Lengthy waits are unacceptable for any patient but for children and young people the waits can be catastrophic, as many treatments need to be given by a specific age or developmental stage. It is not the same as for adults: if you miss the right window to treat a child or wait too long the consequences may endure for years or become irreversible. In recent months we’ve heard about children missing school, quitting sports, becoming isolated, and missing out on the important aspects of a healthy, happy childhood. Long waits are bad for children and bad for our society.

Paediatricians and the whole child health workforce are working immensely hard, but without further support the workforce will struggle to close these long delays. While there has been some positive progress near the end of 2023, current demands and pressures on services are unsustainable. Urgent investment across the entire children’s workforce such as improved access to child health data and a greater focus on prevention as a form of intervention is greatly needed. Any and all investments that support child health is high value – for a healthy child is more likely to become a healthy adult, and thus makes good economic sense for society.

Children’s Commissioner for Wales, Rocio Cifuentes, said:

I welcome this report and thank the Royal College for their work. The report paints a stark picture of the current state of child health services and of unacceptably long waiting times being endured by children.

I entirely support the recommendations made – we must use this report as a springboard for a renewed laser focus on child health in Wales.

While we have seen some recent improvement, this improvement must accelerate, and the disparities between health boards must be addressed. This can only be achieved with a dedicated plan for improving children and young people’s health, reducing child health inequalities and addressing workforce issues. I urge Welsh Government and Health Boards to respond positively and urgently to these recommendations. I stand ready to support action to improve the experience of children accessing our health service.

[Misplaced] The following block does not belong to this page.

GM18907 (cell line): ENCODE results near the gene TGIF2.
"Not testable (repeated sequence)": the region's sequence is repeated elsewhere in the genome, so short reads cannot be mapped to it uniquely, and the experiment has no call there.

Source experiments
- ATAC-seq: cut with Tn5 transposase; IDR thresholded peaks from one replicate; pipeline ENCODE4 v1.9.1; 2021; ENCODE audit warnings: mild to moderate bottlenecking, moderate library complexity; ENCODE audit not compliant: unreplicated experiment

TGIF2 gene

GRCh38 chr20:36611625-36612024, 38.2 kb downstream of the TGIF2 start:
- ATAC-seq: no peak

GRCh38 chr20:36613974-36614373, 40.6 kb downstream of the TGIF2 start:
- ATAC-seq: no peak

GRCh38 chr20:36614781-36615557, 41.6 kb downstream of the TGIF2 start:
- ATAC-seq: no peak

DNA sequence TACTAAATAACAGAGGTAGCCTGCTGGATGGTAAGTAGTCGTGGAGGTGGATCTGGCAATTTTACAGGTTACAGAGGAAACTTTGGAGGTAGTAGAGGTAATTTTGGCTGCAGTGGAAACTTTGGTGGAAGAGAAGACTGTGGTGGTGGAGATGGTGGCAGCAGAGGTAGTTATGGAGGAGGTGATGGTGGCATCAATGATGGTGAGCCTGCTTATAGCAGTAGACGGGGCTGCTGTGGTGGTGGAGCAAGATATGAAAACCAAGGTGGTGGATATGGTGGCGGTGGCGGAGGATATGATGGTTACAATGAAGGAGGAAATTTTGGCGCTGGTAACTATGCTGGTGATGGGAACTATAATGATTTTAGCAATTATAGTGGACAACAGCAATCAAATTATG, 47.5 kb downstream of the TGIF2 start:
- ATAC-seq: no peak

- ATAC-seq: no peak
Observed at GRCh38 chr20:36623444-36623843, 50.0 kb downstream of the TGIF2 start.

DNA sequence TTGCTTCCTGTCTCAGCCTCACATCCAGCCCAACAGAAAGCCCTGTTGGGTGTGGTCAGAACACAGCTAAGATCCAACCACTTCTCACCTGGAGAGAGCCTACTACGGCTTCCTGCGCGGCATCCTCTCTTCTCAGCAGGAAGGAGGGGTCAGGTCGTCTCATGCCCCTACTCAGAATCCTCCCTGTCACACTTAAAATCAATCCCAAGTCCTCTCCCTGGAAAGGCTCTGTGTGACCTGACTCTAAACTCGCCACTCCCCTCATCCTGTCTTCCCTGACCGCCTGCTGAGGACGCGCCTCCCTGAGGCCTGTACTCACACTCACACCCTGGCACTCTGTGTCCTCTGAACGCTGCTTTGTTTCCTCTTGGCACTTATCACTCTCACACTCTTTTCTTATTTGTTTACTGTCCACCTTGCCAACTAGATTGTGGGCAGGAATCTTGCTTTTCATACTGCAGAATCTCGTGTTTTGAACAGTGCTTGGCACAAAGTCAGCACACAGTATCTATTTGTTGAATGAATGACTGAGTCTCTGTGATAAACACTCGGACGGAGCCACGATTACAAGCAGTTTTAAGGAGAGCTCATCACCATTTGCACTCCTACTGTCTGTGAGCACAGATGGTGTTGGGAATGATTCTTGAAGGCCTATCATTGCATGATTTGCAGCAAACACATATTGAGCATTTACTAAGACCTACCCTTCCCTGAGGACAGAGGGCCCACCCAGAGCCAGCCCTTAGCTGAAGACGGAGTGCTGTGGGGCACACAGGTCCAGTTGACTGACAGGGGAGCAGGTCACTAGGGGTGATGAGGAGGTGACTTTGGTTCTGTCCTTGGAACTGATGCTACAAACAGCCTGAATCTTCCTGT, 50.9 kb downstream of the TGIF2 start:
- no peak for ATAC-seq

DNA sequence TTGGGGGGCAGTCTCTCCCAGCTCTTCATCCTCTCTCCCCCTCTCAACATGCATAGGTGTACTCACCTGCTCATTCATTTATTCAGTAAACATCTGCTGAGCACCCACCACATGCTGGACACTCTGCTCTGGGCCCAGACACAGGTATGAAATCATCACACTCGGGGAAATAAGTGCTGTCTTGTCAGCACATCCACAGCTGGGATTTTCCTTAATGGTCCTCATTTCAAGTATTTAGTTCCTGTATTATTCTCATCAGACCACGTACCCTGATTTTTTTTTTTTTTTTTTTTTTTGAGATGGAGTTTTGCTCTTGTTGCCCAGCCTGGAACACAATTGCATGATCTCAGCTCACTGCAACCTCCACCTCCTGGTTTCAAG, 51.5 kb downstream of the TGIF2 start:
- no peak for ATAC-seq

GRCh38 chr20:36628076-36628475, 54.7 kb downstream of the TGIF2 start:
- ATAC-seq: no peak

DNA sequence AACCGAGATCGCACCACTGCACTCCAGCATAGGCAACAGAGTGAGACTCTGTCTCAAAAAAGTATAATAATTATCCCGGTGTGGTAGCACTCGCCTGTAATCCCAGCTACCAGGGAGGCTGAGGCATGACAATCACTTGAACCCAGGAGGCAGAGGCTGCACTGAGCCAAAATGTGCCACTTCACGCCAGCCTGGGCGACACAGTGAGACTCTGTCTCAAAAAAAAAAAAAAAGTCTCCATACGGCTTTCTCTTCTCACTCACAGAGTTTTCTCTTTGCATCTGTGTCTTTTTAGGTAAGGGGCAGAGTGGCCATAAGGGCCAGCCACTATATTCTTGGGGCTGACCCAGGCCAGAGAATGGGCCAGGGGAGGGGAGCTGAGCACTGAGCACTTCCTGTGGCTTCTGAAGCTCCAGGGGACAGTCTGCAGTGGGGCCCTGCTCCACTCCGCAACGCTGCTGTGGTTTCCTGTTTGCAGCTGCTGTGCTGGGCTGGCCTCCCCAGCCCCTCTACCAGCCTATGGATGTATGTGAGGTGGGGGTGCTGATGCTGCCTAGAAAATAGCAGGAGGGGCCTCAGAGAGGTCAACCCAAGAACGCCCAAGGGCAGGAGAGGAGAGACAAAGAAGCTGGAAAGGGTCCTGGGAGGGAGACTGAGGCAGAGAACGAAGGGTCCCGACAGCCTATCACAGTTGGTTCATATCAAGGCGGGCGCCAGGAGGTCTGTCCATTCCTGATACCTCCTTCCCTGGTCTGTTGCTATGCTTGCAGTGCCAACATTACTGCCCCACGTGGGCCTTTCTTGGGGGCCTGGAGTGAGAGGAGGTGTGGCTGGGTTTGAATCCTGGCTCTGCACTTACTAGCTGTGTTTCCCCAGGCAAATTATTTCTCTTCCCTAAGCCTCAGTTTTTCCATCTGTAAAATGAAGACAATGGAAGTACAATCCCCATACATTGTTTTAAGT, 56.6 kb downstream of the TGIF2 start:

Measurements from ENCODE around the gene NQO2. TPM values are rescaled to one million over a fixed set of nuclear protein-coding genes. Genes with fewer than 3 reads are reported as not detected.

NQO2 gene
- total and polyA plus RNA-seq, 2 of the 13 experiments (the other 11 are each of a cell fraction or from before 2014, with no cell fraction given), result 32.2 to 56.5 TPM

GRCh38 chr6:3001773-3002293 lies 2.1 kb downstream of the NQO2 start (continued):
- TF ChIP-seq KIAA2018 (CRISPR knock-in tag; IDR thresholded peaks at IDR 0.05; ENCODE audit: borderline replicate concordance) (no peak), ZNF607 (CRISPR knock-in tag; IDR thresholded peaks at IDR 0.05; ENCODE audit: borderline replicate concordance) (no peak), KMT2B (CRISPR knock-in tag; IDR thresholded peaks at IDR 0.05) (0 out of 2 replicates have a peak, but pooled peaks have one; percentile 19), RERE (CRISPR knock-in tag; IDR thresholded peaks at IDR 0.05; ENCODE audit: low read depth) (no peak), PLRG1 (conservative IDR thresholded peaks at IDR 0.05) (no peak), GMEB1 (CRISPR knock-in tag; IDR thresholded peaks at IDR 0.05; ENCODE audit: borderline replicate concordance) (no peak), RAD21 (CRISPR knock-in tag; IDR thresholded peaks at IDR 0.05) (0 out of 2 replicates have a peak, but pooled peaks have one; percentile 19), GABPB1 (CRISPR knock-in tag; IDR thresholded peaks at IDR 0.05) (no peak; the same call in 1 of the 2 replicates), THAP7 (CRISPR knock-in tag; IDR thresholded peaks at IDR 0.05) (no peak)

Spotted something? Got a story? Send a Facebook Message | A direct message on Twitter | Email:
Latest News

  • Deeside volunteers raise £13,300 for Cancer Research
  • Colleagues taking on Manchester Marathon in aid of North East Wales Mind
  • Eat Cake Week: Bake to make a difference for Hope House and Tŷ Gobaith children’s hospices

  • More...

    Deeside volunteers raise £13,300 for Cancer Research


    Colleagues taking on Manchester Marathon in aid of North East Wales Mind


    Eat Cake Week: Bake to make a difference for Hope House and Tŷ Gobaith children’s hospices


    Coleg Cambria retains position as leader in cyber security education


    Just days left to register to vote in the Police and Crime Commissioner elections


    Welsh Conservatives call to scrap ‘road building ban’ and 20mph limit


    Flintshire Council strikes “short-term” deal with Aura for running of county’s leisure and library services


    Burglary alert: Tools worth thousands stolen from containers in Deeside


    Jail term for man who stalked Chester MP